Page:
French Commission Scientifique Du Mexique. Archives de la Commission Scientifique du Mexique publiées sous les auspices du Ministère de l’Instruction Publique. París: Imprimerie Impériale, 1864-1869. Vol. I, fascicle 1: ,  2-204 pp; fascicle 2: , 207-400 pp.; fascicle 3:  402-467 [1, blank] pp., 2 plates. Vol. II, fascicle 1: , [1-2] 3-127,  pp., 1 color folded plate; fascicle 2: , 131-208,  pp., 1 color folded plate; fascicle 3: , 210-337 [1, blank] pp., 3 folded plates, 1 folded chart; fascicle 4:  340-431 [1, blank] pp., 7 folded plates (6 color), 2 folded maps; fascicle 5: , 437-499 [1, blank] pp., 2 maps. Vol. III, fascicle 1: ,  2-163 [1, blank] pp., 4 maps (3 folded, 2 color), 6 plates (2 color); fascicle 2:  168-535 [1, blank],  pp., 8 plates (7 folded, 4 color), 3 maps (1 color, 2 folded; including large folding map, see below). 29 plates, 9 maps, and 1 chart (lithographs and engravings), several text illustrations. 3 vols. in 10 parts. 8vo (24 x 16 cm), original salmon printed wrappers in original glassine. Except for a few water spots and some loose plates at the end of Vol. 3, pristine, as issued. The set is housed in a natural linen folding box with gilt lettered tan morocco spine label. In very good condition. This complete set is rare in this condition.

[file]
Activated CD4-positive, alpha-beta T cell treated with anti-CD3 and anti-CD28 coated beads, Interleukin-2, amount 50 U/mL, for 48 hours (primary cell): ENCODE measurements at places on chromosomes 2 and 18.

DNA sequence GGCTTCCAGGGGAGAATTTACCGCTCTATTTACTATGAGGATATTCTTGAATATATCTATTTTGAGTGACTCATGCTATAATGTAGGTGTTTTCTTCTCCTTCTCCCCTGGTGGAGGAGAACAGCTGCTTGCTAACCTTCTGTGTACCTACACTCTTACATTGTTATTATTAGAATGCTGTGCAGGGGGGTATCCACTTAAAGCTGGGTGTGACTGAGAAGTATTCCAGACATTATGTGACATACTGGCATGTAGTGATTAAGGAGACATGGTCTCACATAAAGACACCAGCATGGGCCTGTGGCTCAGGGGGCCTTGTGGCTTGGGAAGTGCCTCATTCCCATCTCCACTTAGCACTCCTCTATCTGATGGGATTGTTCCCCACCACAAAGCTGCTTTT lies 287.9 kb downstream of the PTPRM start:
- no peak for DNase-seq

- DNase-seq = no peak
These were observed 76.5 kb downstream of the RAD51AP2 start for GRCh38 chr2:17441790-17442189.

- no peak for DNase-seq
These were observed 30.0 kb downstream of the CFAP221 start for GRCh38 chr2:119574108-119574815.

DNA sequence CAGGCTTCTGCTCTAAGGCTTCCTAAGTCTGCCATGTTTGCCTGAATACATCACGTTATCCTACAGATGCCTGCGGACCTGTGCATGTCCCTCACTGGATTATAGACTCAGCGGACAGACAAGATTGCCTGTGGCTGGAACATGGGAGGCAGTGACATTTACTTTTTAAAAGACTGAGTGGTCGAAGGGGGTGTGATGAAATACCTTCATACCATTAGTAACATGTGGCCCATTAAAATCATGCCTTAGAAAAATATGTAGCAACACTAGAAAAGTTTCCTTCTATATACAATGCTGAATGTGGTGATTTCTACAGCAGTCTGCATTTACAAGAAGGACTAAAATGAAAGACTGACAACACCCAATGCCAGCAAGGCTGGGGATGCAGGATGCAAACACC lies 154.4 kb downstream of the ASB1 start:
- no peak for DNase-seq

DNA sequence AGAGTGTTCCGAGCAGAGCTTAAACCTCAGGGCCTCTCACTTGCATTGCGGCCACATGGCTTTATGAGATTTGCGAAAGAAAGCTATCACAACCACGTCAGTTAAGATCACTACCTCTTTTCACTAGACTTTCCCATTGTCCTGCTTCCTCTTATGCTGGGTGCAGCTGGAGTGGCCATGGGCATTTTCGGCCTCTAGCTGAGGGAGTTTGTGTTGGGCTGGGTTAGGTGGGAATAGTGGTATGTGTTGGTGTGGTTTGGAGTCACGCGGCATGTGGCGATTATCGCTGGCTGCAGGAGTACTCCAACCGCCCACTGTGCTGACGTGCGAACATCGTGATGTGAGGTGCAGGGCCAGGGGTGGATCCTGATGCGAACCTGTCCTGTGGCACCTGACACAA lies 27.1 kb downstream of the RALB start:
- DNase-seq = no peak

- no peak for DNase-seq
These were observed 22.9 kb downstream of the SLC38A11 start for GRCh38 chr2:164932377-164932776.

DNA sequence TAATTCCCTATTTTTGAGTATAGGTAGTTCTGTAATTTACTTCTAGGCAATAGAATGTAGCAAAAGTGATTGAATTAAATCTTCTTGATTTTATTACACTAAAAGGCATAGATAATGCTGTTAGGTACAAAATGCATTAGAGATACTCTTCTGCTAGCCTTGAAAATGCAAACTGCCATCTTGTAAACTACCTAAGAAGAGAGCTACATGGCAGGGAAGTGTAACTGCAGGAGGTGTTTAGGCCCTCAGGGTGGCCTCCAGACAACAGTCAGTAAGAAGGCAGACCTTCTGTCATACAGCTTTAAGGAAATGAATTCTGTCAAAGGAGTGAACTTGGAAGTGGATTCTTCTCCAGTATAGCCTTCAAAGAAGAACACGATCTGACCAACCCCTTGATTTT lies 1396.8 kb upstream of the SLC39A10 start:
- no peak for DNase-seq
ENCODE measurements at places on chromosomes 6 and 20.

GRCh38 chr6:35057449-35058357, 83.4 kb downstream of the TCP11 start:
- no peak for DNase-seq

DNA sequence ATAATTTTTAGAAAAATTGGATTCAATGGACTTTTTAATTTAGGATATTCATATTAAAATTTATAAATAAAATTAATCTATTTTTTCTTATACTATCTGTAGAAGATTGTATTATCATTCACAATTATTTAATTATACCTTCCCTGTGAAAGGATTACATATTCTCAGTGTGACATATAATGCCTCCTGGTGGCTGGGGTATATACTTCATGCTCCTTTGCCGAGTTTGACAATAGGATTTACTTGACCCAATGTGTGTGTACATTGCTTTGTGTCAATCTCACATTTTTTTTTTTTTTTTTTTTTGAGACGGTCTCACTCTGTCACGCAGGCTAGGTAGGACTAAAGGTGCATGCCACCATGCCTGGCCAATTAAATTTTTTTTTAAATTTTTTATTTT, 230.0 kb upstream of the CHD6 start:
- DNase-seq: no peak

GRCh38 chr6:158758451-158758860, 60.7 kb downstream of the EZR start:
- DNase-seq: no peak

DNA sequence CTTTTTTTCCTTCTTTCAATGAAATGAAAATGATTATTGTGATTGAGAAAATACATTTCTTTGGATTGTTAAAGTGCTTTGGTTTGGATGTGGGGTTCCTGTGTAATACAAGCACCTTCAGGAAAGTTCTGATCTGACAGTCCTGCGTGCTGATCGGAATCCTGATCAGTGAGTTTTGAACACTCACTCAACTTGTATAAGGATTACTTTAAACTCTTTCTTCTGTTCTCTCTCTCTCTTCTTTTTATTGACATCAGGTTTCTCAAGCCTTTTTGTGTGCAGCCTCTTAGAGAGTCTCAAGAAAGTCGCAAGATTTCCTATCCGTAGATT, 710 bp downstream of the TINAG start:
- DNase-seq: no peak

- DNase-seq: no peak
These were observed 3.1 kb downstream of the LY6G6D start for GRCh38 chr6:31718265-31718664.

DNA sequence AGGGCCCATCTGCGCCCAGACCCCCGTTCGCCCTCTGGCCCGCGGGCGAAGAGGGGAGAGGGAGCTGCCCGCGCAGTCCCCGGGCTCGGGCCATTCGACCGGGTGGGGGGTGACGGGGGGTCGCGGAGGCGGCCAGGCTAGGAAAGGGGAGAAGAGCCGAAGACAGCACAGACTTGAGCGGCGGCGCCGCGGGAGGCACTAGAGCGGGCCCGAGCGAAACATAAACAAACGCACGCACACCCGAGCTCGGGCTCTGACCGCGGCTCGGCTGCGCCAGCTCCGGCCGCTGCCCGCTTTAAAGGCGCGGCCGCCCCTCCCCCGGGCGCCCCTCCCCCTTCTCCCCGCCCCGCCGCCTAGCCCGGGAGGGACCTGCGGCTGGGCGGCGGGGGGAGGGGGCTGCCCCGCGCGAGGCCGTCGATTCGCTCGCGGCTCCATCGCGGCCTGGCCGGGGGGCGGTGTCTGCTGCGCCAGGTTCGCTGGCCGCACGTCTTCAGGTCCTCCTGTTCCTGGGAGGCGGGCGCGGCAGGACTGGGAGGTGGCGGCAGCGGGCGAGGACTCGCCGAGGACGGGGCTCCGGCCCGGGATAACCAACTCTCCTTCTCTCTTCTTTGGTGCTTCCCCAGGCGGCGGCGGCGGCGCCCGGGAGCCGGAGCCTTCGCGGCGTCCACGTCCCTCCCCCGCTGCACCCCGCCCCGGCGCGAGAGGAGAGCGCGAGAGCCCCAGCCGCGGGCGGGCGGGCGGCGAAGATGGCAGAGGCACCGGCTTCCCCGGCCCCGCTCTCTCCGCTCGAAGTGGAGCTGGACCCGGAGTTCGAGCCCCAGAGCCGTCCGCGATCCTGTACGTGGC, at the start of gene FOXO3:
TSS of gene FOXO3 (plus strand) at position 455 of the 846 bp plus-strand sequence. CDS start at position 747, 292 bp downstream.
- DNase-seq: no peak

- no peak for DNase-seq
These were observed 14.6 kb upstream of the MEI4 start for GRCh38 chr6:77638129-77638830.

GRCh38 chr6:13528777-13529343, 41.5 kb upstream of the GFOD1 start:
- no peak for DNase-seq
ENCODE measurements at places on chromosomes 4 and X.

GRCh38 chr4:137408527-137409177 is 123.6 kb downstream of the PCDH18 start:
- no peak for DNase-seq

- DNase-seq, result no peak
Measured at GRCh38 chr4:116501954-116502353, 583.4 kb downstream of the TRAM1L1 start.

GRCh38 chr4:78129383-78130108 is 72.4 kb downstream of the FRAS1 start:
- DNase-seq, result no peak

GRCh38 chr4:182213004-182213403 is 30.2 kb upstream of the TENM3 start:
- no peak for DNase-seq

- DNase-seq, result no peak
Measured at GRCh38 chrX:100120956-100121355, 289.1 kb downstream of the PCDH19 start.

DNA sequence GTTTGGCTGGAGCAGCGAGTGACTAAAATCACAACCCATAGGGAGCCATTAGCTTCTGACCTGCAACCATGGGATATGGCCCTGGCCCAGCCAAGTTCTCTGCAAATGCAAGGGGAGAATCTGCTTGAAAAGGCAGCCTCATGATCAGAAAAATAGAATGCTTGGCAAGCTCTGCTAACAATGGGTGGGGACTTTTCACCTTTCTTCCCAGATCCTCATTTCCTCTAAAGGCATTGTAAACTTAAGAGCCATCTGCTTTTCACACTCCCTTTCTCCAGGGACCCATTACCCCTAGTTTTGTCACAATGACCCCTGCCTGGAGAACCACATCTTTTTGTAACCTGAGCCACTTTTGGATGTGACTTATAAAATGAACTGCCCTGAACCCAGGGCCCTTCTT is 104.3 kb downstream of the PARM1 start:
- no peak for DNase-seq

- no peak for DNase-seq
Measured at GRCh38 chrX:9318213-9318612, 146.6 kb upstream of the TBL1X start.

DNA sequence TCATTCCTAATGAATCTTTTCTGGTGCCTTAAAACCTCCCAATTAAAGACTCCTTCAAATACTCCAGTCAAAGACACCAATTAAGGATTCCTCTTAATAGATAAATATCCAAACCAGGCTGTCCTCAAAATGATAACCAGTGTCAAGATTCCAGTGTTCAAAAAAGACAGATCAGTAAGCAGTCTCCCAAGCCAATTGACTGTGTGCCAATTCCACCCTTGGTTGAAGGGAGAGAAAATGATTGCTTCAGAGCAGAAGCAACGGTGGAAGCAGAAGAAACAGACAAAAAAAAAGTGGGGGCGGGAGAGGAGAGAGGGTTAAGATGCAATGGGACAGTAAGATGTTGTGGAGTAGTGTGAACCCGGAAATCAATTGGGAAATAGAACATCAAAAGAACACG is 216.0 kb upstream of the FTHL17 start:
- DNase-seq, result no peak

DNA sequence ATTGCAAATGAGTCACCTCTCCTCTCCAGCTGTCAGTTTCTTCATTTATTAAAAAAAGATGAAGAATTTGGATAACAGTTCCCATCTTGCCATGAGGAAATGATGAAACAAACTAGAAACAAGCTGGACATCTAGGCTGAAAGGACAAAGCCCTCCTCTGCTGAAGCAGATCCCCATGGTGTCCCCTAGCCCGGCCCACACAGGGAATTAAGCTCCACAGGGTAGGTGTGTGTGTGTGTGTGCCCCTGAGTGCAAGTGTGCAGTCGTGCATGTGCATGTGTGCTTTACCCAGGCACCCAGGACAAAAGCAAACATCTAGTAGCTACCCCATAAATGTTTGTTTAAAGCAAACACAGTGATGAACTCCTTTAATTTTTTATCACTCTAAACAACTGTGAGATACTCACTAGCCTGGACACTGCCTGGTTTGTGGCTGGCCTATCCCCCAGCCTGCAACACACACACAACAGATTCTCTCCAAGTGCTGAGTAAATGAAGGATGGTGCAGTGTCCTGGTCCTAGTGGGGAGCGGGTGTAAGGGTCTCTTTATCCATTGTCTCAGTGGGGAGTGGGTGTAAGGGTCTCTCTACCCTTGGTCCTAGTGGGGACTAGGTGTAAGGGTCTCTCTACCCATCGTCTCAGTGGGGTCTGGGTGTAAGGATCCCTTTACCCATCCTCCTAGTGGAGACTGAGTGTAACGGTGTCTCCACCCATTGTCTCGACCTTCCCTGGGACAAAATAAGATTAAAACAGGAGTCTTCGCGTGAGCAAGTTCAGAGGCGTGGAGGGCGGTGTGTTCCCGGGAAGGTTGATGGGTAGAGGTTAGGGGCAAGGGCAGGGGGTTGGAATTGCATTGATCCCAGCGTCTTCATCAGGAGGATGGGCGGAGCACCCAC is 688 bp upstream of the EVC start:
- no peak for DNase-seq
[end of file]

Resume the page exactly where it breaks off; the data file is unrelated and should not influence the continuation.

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This is the first edition of the reports and these were not offered for public sale when issued. In 1864, as a consequence of the French invasion of Mexico, Napoleon III established the Commission Scientifique du Mexique, which was to be a large-scale multidisciplinary expedition to Mexico. The commission made many significant contributions to the understanding of the geology, archeology, and geography of Mexico, This in spite of the fact that the expedition ended abruptly with the French withdrawal from Mexico in 1867. The commission’s work was also hampered by the fact that the country was at war, and that situation made it difficult for members to do research unless they were under military protection.?Important publications from the commission’s work continued to appear for decades. Because two of the French scientists landed first at California before making their way to Mexico, the reports include material about mining in California and the American West, although those areas were not technically part of Mexico at the time. Included is text by E. Guillemin-Tarayre and two maps relating to mines in Lower California, with brief notices of the mines in Upper California (Vol. II, fascicle 4, pp. 403-415). In Vol. III, fascicle 2, pp. 341-537 is a long article by Guillemin-Tarayre entitled “Notes Archéologiques et Ethnographiques” which presents separate articles on linguistics for Mexico, along with Native Americans in New California, New Mexico, and the Borderlands.?Expedition members also examined Mexican materials from French archives, including those from the Boban collection. Among the contributors to this work are a number of prominent French Mesoamericanists of the time, including Aubin and Brasseur de Bourbourg. In the reports is Brasseur de Bourbourg’s excellent archaeological analysis of Maya ruins, Perhaps the most significant illustration in this work is a large, vividly colored, folding lithograph of the Boban calendar wheel (named after Eugène Boban, a French archeologist) The illustration contains parts now lost from the original thorough deterioration. The plate is in Vol. III, fascicle 1, p. 120, accompanied by an article by Colonel Doutrelaine. The calender wheel includes a symbolic representation of the months and days of the Aztec year with explanatory text in Nahuatl language transcribed into European script. At top left of the interior circle is a depiction of Hernando decor [Hernán Cortés?] wearing a black Spanish hat seated on a blue circle [the Lake of Mexico?], at top right is Don Antonio Pimentel [son of Ixtlilxochitl, an ally of Cortés, and last native king of Tezcuco] seated on a representation of a mountain [the Sierras of Acolhuan]. In the middle is an image of Netzcualcoyotl [the king of Acolhuan], and Itzcohuatl [his ally, the king of Mexico]. Each is enthroned with their symbol in front of them. At bottom, are depictions of the ancient Chichimecas, founders of the Tezcuco empire, or native Americans, who sit before a sacrificial fire which rises to the sun.?The map in the set is: Carte des Régions Mexicaines explorées Pendant les Années 1864, 1865 et 1866. Voyage de E. Guillemin-Tarayre, Gravé chez Erhard Imprimé à l’Imprimerie Impériale. Paris, 1867. Engraved map of Mexico, showing present U.S. to Central America, with red lines showing Guillemin-Tarayre’s route and the places visited in red shading. Light to moderately foxed.?Another contribution of note is the ascent of Mt. Popocatepetl in 1865 by the party of Aguste de Dollfus. Another report outlines the exploration of Casas Grandes (140 miles southwest of El Paso) and research on a meteorite found there weighing 3,407 pounds. Also worthy of note is meteorologist Andrès Poey’s article on polarization of the atmosphere, “Note sur Coloration et la Polarisation de la Lumiêre de la Lune durant L’Èclipse Totale du 30 Mars 1866, Observée á Mexico.” As might be expected, the work is rich in material on mines, mining and minerals in Mexico.